By Kristin Janke, PhD
This post is provided in conjunction with Peer Review Week 2018, an international event celebrating the importance of peer review in the scholarly process. Dialogue and discussion will be occurring on Twitter at: @PeerRevWeek and #PeerReviewWeek18.
The new academic year is always a time to reflect. Recently, I realized I’ve been working as an author and reviewer for 27 years and as an editor for 10. Despite the late night/early morning hours, scrutiny and lessons hard learned, I still get up each day excited to write and review again. Knowing that we’re headed into Peer Review Week (PRW), I asked myself, “Why am I participating in PRW again?” It’s not like I don’t have other things to do. After turning this around in my head, I’ve decided it’s because I have three wishes related to peer review of manuscripts.
1. I wish that we embraced peer review as a skill set that needs focused attention and explicit development.
Peer reviewers require a whole host of abilities, in order to enhance manuscript quality and assist editorial decision making.1 For example, they must:
- understand the landscape of the area where they are reviewing (e.g. general scope, active borders, areas ripe for inquiry)
- have a working knowledge of scholarly standards of the field, particularly its demands related to theory, exploratory, investigative or evaluative methods, and analytical approaches
- be familiar with the journal requirements and specific article type
- differentiate between writing problems and project execution or design problems
- weigh multiple factors in making a publication recommendation
- deliver comments that are direct and clear, conveying them in a respectful tone, and in a spirit of collegial coaching.
Despite reviewer efforts, the editor may ultimately disagree and choose to go in another direction. In short, this is hard work requiring skill and commitment. And, these abilities are certainly not developed overnight.
While we are quick to recognize the need to develop our skills as instructors or researchers, skills in peer review are often not held in such high esteem. Most faculty are more likely to attend a teaching workshop or grant writing seminar than peer review-related programming. Peer review skills may not even make their way onto our annual professional development goals. In my ideal world, they would.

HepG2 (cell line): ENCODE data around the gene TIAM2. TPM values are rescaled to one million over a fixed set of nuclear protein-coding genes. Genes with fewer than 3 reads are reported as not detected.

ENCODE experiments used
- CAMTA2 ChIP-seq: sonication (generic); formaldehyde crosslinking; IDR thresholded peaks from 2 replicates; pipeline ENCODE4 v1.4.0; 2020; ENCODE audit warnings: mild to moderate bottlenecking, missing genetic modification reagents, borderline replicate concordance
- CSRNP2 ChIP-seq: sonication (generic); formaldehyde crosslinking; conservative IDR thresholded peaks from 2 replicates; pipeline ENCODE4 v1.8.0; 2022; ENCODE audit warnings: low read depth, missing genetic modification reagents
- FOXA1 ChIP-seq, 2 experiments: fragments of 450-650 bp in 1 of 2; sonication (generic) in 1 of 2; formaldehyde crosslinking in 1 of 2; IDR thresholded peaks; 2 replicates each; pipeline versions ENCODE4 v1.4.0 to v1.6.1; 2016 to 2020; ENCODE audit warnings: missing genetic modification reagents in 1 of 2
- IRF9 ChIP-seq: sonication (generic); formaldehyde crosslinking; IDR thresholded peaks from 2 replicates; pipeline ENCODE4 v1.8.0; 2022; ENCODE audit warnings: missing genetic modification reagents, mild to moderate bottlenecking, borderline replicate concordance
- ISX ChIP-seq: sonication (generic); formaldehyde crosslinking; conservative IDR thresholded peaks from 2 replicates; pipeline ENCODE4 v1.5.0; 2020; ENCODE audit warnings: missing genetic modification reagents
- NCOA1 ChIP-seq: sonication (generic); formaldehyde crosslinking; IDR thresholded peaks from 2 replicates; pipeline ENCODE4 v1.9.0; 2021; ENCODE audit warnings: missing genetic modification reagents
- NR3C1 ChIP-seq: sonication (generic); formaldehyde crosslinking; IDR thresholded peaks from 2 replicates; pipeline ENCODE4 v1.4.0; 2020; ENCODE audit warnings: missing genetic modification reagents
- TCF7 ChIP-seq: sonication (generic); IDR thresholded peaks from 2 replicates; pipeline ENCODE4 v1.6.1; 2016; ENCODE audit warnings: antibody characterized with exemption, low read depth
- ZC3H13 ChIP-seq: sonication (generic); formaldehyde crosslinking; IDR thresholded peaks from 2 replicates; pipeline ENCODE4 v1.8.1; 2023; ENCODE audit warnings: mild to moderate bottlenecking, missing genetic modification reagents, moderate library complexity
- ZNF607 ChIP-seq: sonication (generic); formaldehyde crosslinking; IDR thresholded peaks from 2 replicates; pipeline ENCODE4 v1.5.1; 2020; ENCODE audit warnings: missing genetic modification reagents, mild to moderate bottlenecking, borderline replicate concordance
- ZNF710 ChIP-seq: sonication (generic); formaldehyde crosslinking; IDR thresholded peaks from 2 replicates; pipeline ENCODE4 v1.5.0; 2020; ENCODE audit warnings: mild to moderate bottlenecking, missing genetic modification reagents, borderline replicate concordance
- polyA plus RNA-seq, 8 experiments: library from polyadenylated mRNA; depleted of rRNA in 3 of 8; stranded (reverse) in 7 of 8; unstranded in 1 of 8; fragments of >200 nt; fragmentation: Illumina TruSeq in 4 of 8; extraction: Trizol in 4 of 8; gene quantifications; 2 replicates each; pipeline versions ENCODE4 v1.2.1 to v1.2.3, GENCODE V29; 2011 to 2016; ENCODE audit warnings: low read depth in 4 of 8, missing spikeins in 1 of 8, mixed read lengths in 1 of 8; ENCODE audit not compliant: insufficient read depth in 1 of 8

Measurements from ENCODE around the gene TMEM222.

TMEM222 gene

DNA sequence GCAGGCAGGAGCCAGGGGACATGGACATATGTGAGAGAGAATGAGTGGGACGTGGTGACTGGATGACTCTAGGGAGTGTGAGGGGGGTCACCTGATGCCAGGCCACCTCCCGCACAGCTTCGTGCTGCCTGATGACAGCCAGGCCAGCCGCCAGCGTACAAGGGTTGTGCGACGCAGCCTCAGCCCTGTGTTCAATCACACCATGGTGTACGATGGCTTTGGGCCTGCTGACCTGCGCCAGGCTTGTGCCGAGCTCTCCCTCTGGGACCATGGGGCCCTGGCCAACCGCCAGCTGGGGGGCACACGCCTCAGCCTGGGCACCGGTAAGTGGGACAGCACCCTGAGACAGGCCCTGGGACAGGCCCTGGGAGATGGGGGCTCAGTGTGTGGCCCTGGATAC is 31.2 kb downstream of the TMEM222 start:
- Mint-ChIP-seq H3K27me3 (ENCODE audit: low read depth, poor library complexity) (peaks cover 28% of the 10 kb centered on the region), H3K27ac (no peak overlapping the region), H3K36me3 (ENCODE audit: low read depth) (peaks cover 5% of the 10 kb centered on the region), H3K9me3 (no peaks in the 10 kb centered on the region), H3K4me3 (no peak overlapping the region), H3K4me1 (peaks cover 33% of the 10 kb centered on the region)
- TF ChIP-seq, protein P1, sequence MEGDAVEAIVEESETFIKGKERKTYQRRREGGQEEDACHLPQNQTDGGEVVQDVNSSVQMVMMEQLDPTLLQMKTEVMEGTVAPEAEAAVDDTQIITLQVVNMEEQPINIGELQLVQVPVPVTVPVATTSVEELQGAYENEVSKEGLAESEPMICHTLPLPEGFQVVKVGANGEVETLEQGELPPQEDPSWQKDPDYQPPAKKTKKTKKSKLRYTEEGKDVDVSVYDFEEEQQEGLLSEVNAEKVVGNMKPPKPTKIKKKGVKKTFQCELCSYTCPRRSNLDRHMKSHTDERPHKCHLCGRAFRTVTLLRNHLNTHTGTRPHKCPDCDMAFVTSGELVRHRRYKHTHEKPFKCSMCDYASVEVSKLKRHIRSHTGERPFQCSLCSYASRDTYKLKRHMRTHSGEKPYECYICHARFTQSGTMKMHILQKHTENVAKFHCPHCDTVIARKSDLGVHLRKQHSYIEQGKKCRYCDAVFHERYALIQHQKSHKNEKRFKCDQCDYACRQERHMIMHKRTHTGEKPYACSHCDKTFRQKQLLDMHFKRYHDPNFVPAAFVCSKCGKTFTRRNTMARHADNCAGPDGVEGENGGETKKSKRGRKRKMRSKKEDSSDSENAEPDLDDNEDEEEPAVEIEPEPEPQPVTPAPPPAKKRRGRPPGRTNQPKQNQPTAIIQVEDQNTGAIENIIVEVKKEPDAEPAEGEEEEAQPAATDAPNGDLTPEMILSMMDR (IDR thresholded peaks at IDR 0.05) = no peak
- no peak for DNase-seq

2. I wish that our organizations and systems were better at nurturing peer reviewer development and reflective practice.
Like learning any skill, peer reviewer skill development requires the appropriate challenge and deliberate (goal-directed) practice that includes targeted feedback.2 The new reviewer (like the new student) needs to know the expectations and the structural elements of the review report. To this end, a checklist may be helpful in guiding their work. They also need to exercise their skill. A more straightforward review may be helpful in the beginning, and once they’ve learned to identify nuances and gained experience with providing guidance, they can advance to more complex reviews. But how is this all done in a coordinated, effective fashion?
Scaffolding reviews may be difficult in a voluntary system involving many journals. Mentorship and feedback are great in theory, but require resources. Institutions could:
- encourage participation in peer reviewer training programs